Music critic available… (sigh)

Someone, please give this critic a job. He's one of the good ones.
Someone, please give this critic a job. He’s one of the good ones.

Yet another music critic has been laid off, and his absence will have a direct effect on quality arts reporting in Southern California.  Unfortunately, the Orange County Register informed resident critic Timothy Mangan of the decision on Friday, just as he was headed to LA Opera to cover La Bohéme with Gustavo Dudamel at the helm. According to his independent blog, Classical Life (well worth following), Mangan has understandably decided not to cover the event after all, and this is the first of many events for which we will not have the advantage of his well-written and knowledgable insights.

Mangan has worked at the Register for the better part of two decades, and has become a major influence  in local artistic circles. Companies, performers and audiences alike care what he has to say, and his following has spread nationwide and beyond US borders. That influence is rooted in his verbal skill and a solid background in the music he clearly loves, but also in his willingness to be frank, without malice, when necessary. This balance is exemplified in his May 24 coverage of the current revival of Herbert Ross’ La Bohéme at LA Opera, the very production he was to review again on Friday. In the current climate fraught with rehashed productions, a fixation on the same handful of composers and the ongoing dumbing-down of masterpieces by presenters at every level, Tim is one of the critics we can trust to see a show clearly, to fill us in on background, politics and other factors affecting presentation, to offer his thoughts, and still leave us cheering for the events worth attending.  His true passion for good music, uplift and enlightenment shines through, and raises him from critic to champion.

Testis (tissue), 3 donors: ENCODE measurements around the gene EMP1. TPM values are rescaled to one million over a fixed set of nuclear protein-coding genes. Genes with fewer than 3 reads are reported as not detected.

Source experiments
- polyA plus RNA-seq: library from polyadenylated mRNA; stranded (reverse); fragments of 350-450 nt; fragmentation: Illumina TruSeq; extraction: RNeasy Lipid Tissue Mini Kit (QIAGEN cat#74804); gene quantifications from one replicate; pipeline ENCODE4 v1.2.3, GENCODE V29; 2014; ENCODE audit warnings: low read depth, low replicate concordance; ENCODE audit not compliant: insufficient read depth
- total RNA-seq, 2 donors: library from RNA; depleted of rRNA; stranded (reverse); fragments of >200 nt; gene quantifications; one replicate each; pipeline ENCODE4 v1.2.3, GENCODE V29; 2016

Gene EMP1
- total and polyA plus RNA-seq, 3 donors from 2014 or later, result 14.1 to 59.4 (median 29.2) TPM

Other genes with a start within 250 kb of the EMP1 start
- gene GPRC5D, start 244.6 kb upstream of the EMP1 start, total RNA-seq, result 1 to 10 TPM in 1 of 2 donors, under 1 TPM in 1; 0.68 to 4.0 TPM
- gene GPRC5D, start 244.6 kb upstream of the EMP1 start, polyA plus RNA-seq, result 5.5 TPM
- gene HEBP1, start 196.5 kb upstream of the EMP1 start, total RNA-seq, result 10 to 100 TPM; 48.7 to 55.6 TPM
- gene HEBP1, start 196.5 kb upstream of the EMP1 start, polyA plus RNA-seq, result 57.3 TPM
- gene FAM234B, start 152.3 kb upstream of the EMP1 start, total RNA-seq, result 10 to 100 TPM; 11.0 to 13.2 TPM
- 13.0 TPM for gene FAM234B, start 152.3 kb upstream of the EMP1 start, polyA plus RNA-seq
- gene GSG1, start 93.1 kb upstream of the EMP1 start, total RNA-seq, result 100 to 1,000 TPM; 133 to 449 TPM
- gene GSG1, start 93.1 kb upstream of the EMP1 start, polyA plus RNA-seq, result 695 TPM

The newspaper’s decision, of course, is part of a much larger trend in arts journalism, or rather the trend toward killing it off.  Newspapers and magazines around the world have been eliminating full-time, part-time and even freelance opportunities for years, mostly with the excuse that social media is taking its place. But the real truth is that online commentary has arisen and gained ground as a direct reaction to the systematic undoing of traditional watchdogs — a cause-and-effect situation aptly referenced in the All is Yar post linked above.

SoCal is one of the last metropolitan areas in the US to boast multiple active critics with large newspapers, and with the trials and tribulations that have rocked the Register, it is sadly not surprising to see them “restructuring” yet again.  This devaluing of arts reporting is deeply sad, short-sighted, and devastating to the creative landscape. Tim has chronicled his situation over the last few days with a series of posts on Classical Life, and the outcry from bloggers and fellow literati is rising quickly, including an excellent piece by All is Yar‘s CK Dexter Haven, whose site saw its fifth anniversary this week. CKDH pretty much says it all, but his frustrated voice is joined by the comments, tweets and frustrated posts from devoted readers, active audience members, performers, a former LA Times editor, and The New Yorker‘s Alex Ross, who doesn’t mince words in this tweet:

There is no doubt of the value of this man’s work. We hope that Tim will continue to write, one way or another.  Whatever happens, we at the List and in the blogosphere are cheering him on.  This is a voice that deserves a home, for its own worth and for its impact on the arts community at large.

Hang in there, Tim.


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